• Possession of stolen goods (recel): this criminal offence is defined by article 321-1 of the French criminal code as the act of concealing, detaining or transmitting a good, directly or not, by being aware that this good is the result of a crime or offence. This article punishes also benefiting knowingly and by any means of the proceeds of a crime or offence.
  • Money-laundering (blanchiment): legalising goods or properties, which result from a crime, by facilitating or helping to facilitate the false justification of their origin, is punished by article 321-1 of the French criminal code.
  • Extortion (extorsion): pursuant to article 312-1 of the French criminal code, extortion is the act of obtaining by violence, threat of violence or coercion either a signature, a commitment or a waiver, or the disclosure of a secret, or the receipt of funds, values or any property.
  • Influence peddling (trafic d’influence): influence is a form of bribery, which occurs when person vested with public authority receives donations in exchange of the promise or the grant of any advantage such as market, employment, honours, etc.
  • Illegal acquisition of interest (prise illégale d’intérêts): according to article 432-12, the acquisition of an interest in a company or a corporate operation is illegal when a person vested with public authority or is an elected official is in charge of the surveillance, management or payment of the company or corporate operation.
  • Organisation of insolvency (organisation frauduleuse d’insolvabilité) : defined by article 314-7, the debtor is organising his own insolvency in order to avoid fulfilling his debt repayment, by increasing his liabilities or decreasing his assets, or concealing all or part of his income or properties.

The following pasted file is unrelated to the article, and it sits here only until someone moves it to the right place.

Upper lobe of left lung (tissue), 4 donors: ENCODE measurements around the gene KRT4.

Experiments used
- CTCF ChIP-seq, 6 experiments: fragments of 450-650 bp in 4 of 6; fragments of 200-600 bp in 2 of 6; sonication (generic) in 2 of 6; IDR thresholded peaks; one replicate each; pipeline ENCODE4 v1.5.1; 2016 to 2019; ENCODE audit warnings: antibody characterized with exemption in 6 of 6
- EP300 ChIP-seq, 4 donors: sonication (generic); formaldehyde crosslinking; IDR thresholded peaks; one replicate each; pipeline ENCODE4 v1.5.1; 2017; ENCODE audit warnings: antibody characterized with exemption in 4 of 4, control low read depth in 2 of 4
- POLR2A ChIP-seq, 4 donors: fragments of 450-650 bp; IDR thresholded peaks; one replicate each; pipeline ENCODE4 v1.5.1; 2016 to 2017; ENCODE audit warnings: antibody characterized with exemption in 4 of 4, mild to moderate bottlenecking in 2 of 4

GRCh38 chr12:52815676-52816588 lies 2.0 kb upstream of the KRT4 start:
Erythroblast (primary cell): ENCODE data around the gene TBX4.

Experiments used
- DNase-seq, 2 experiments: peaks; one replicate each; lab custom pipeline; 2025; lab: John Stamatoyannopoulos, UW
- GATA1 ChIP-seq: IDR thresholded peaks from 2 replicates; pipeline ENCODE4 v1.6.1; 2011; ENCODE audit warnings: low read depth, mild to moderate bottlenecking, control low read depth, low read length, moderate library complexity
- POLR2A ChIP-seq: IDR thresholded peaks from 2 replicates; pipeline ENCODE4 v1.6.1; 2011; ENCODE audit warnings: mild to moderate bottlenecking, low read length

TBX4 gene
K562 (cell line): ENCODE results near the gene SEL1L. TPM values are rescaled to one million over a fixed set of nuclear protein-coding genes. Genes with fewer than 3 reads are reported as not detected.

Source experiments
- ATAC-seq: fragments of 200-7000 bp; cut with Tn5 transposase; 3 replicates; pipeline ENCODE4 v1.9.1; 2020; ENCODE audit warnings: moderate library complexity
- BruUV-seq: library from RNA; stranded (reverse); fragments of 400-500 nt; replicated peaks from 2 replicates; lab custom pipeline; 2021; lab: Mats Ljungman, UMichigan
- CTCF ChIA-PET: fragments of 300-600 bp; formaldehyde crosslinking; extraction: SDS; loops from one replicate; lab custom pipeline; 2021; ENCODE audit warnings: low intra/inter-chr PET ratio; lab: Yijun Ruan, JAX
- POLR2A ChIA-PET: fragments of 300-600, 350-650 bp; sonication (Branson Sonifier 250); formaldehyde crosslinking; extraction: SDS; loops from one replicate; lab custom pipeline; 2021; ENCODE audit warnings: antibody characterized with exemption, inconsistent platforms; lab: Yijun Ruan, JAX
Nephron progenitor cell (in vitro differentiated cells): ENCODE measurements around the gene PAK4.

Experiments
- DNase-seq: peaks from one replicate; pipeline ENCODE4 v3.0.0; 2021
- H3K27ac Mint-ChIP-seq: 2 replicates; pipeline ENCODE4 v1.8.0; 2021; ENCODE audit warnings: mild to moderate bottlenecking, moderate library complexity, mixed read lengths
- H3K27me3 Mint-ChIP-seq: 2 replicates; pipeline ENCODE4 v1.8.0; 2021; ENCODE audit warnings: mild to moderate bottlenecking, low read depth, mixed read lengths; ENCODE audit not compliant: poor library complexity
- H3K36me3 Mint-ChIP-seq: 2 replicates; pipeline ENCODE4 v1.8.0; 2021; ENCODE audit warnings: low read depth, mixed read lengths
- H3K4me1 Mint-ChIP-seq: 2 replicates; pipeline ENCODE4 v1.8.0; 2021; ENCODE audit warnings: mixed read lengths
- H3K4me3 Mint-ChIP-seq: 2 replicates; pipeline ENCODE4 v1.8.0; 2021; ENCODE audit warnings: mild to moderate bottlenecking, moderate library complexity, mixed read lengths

Specific white collar crimes

White collar criminal law governs offences from different fields, i.e. corporate law, finance and securities law, tax law, labour law, intellectual property law, consumer law, competition and insolvency law. We will present some of them.

Competition law: anti-competitive practices

Anti-competitive agreements, prohibited by article L420-1 of the French commercial code, aim to distort competition by restricting market access or sharing markets, artificially increase or lower prices, restrict or control investments or technical development.

Natural persons actively involved in the implementation of such anti-competitive practices are facing 4 years’ imprisonment and 75 000 euros fine.

Consumer law: consumer fraud

Pursuant to article L441-1 of the French consumer code, it is forbidden for any person, party or not to a contract, to deceive or attempt to deceive the contractor, by any means or process, even via a third party, either:
i) on the nature, kind, origin, substantial qualities, composition or content of all goods, or
ii) on the quantity of the goods delivered or on the delivery, or
iii) on the suitability for use, the risks inherent to the use of the product, the checks carried out, the instructions for use or the precautions to be taken.

Insolvency law: fraudulent bankruptcy

The bankruptcy can be broadly defined as a fraudulent governance of a commercial company, while being insolvent, by its manager. Bankruptcy offences can the form of embezzlement of the debtor’s assets or false bookkeeping. This offence is provided by article L654-1 of the French commercial code and the related offences are provided by articles L654-8 to L654-15.